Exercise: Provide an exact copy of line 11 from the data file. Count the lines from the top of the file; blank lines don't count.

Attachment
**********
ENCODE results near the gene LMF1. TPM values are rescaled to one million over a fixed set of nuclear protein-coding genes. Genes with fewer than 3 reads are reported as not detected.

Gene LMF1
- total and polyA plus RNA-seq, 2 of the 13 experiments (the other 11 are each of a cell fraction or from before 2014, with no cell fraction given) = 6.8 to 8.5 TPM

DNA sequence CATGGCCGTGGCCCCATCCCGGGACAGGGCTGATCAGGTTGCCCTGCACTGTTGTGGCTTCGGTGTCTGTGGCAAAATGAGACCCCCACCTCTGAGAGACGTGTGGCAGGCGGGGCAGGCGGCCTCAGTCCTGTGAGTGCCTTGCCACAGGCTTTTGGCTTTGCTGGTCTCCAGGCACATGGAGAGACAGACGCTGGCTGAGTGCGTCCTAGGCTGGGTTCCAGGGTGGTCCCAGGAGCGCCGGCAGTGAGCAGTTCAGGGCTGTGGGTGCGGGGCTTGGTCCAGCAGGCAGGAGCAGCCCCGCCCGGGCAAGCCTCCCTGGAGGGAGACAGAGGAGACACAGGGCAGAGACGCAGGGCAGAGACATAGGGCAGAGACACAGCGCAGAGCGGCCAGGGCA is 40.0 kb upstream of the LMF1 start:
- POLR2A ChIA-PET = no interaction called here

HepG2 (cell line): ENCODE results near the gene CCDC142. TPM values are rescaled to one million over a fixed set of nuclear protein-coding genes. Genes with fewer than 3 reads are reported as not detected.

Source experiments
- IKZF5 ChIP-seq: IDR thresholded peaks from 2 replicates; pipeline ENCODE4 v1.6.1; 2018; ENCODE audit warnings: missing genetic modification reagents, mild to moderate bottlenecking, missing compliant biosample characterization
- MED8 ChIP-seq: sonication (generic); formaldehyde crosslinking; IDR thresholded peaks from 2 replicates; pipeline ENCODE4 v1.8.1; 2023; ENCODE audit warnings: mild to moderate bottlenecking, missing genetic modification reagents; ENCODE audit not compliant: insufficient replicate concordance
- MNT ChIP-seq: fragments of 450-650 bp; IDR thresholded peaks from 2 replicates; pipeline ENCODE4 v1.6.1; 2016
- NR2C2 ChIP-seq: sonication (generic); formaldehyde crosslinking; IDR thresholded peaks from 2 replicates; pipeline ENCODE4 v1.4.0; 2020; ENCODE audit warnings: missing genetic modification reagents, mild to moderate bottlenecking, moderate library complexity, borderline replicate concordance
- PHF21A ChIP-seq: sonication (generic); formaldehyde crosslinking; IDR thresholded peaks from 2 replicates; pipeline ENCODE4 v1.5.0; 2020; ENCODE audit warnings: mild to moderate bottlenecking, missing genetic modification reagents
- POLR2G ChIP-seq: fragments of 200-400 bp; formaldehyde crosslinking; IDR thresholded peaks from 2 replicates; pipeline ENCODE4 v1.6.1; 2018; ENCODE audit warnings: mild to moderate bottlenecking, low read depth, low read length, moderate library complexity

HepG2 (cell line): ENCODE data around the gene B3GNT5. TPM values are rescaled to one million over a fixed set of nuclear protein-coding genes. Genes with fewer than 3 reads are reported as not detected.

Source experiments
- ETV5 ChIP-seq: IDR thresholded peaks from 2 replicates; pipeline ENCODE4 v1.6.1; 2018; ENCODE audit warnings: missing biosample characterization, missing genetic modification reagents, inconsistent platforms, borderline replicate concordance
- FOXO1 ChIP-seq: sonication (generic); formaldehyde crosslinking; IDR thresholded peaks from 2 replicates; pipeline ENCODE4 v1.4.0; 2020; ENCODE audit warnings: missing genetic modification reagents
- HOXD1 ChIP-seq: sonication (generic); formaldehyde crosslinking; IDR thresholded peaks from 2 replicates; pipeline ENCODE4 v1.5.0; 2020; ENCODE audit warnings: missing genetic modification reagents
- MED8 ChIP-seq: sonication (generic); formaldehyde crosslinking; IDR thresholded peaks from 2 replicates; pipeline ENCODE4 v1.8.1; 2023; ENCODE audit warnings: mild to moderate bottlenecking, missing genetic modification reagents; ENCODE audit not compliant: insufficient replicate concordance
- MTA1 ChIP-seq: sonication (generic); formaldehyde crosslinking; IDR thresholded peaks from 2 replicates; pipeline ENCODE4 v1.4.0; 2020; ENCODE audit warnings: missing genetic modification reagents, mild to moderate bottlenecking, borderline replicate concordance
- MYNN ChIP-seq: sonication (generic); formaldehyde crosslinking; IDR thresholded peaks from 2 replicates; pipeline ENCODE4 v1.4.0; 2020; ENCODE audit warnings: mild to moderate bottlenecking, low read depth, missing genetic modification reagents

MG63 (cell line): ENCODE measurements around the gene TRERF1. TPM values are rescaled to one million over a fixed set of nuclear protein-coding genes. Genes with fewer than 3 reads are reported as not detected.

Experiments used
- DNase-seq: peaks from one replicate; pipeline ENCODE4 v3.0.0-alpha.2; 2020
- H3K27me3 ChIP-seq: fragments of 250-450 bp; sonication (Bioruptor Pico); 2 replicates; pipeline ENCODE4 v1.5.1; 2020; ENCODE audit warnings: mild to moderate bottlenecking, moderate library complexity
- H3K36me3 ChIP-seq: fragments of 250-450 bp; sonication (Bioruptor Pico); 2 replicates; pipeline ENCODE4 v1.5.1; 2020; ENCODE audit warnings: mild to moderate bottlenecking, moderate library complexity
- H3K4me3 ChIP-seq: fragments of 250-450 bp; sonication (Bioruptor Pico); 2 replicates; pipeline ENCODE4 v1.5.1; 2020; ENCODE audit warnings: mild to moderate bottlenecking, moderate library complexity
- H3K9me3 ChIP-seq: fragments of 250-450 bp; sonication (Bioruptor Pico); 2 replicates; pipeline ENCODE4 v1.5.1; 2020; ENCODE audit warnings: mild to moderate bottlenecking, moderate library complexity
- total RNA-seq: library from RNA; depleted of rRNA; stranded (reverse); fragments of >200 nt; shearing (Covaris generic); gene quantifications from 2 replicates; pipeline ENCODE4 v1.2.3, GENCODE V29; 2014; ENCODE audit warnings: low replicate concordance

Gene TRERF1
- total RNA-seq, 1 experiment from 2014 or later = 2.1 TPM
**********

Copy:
- NR2C2 ChIP-seq: sonication (generic); formaldehyde crosslinking; IDR thresholded peaks from 2 replicates; pipeline ENCODE4 v1.4.0; 2020; ENCODE audit warnings: missing genetic modification reagents, mild to moderate bottlenecking, moderate library complexity, borderline replicate concordance